Review: Florence & Giles, by John Harding

51HT6sriAaL._SX316_BO1,204,203,200_Synopsis: 1891. In a crumbling New England mansion, 12-year-old orphan Florence and her younger brother Giles are neglected by their guardian uncle. Banned from reading, Florence devours books in secret, and twists words and phrases into a language uniquely her own.

After the violent death of the children’s first governess, a second arrives. Florence becomes convinced she is vengeful and malevolent spirit who means to do Giles harm. Against a powerful enemy, with no adult to turn for help, Florence will need all her intelligence and ingenuity to save Giles and preserve her private world. This is her chilling tale…

Title: Florence & Giles
Author: John Harding
Publisher: HarperCollins
Pub Date: 1st January 2010
Pages: 261
ISBN:  9780007315048

Rating: 5stars

Oh. My. Gosh! What the heck?! John Harding what have you done to me?! I am completely and utterly in love with this book. What a read?!

I read The Girl Who Couldn’t Read sometime last year and was compelled, but a bit confused. I felt like I needed to read the first book to truly appreciate the second. And I was right.

Florence and Giles reminds me of Henry James’s Turn of the Screw. The characters have remarkably similar names (Flora and Miles). Their stories are the same – same brother and sister, same situation, same issues with ghosts –  but, equally, very different.

Firstly, the protagonist in Harding’s rendition is the older sister, Florence. What a character! Strange, quirky and utterly engaging – I love her! Banned from reading, it doesn’t stop her from learning her words and devouring all of the books in the library; who wouldn’t cheer for her?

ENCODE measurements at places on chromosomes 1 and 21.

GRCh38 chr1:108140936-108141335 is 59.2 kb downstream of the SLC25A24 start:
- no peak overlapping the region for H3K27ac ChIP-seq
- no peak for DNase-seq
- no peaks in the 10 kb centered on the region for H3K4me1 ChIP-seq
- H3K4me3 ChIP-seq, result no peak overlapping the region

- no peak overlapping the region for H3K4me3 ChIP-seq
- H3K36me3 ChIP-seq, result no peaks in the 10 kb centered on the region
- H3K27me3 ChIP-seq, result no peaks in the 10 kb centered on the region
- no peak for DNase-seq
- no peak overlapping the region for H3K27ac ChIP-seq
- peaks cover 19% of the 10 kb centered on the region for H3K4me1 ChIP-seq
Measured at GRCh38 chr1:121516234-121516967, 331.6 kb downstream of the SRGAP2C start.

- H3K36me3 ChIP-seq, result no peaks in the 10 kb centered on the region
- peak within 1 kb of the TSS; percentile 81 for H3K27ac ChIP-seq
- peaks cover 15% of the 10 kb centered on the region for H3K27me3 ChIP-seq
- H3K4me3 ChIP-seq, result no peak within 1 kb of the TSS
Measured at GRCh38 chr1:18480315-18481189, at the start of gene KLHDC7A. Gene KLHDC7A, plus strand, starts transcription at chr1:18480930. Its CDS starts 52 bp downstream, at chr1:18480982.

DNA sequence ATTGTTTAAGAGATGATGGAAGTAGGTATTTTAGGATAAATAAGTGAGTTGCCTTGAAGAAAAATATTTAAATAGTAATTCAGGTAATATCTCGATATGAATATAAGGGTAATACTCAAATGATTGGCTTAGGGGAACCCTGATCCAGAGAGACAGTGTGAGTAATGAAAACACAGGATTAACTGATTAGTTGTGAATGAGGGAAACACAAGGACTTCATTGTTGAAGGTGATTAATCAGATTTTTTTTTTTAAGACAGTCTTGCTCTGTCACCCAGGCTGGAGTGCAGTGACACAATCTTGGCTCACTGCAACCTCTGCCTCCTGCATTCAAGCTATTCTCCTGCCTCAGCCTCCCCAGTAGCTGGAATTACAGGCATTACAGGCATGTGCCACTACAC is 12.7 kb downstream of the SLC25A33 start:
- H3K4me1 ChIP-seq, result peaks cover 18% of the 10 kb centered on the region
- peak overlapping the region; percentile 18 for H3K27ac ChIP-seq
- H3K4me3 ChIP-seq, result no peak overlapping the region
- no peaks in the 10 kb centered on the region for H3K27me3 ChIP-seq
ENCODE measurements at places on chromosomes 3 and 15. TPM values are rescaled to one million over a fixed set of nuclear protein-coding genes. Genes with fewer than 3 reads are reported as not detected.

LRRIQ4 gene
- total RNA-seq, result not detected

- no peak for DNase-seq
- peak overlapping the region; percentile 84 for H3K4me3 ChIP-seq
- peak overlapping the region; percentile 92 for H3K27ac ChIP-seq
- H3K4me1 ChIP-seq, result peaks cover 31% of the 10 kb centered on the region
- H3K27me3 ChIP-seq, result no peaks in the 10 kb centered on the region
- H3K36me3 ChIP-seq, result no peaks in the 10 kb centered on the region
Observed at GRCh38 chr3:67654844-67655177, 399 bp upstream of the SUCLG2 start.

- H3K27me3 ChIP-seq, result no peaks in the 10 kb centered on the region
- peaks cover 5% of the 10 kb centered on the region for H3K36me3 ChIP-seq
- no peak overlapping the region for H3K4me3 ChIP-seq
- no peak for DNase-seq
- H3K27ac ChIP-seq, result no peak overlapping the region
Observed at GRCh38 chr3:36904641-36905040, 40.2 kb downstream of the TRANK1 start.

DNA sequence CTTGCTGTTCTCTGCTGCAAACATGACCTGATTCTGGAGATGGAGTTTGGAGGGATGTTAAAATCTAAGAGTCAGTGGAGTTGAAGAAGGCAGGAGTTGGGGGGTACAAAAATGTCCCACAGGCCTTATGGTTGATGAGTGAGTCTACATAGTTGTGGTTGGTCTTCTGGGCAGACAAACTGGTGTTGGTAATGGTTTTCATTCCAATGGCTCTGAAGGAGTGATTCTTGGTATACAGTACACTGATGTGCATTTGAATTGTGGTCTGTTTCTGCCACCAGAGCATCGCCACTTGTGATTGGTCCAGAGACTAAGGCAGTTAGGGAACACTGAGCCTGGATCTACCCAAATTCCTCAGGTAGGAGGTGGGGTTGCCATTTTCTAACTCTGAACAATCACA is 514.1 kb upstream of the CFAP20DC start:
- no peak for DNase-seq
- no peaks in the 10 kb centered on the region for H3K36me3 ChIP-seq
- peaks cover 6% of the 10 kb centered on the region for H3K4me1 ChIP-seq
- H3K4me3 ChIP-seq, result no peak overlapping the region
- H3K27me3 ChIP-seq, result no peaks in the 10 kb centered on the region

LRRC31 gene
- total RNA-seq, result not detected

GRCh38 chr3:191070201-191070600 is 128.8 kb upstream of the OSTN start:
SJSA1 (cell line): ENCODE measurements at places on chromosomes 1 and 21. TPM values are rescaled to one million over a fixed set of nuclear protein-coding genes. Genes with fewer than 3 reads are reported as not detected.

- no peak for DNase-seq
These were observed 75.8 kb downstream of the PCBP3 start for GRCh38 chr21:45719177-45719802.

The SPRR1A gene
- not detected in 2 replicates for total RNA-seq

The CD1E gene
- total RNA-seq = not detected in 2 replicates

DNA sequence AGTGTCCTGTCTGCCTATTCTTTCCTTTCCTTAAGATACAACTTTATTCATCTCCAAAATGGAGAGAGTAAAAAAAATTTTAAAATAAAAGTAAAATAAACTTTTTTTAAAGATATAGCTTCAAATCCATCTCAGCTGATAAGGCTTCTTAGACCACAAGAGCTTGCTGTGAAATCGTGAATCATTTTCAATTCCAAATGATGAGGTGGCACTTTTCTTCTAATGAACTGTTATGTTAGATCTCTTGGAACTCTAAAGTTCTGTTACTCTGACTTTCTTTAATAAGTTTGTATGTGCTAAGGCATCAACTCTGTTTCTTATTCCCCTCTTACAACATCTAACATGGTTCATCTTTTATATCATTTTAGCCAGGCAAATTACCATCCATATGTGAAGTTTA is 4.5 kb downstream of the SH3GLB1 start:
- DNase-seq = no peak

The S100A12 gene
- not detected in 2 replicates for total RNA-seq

What’s even better is the way the story is told, in Florence’s secret language, inspired by the Bard himself, Shakespeare. The trading of verbs and adjectives add a whole new level of enjoyment to the prose – the passage below made me laugh-out-loud on the train.

“By contrast I hopelessed the task. My legs were determined to set off in opposite directions, my head had an affinity with the ice and wanted to keep a nodding acquaintance with it, my backside had sedentary intentions…”

If that wasn’t enough, the plot is fast-paced and very tense. I couldn’t help but make faces whilst reading this (to the delight of my new colleagues) – at one point I even squealed, which required an explanation of the entire plot.

All in all this is a brilliant rendition of the thrilling classic. I enjoyed it so much I’d even consider reading The Girl Who Couldn’t Read again just to appreciate it properly.

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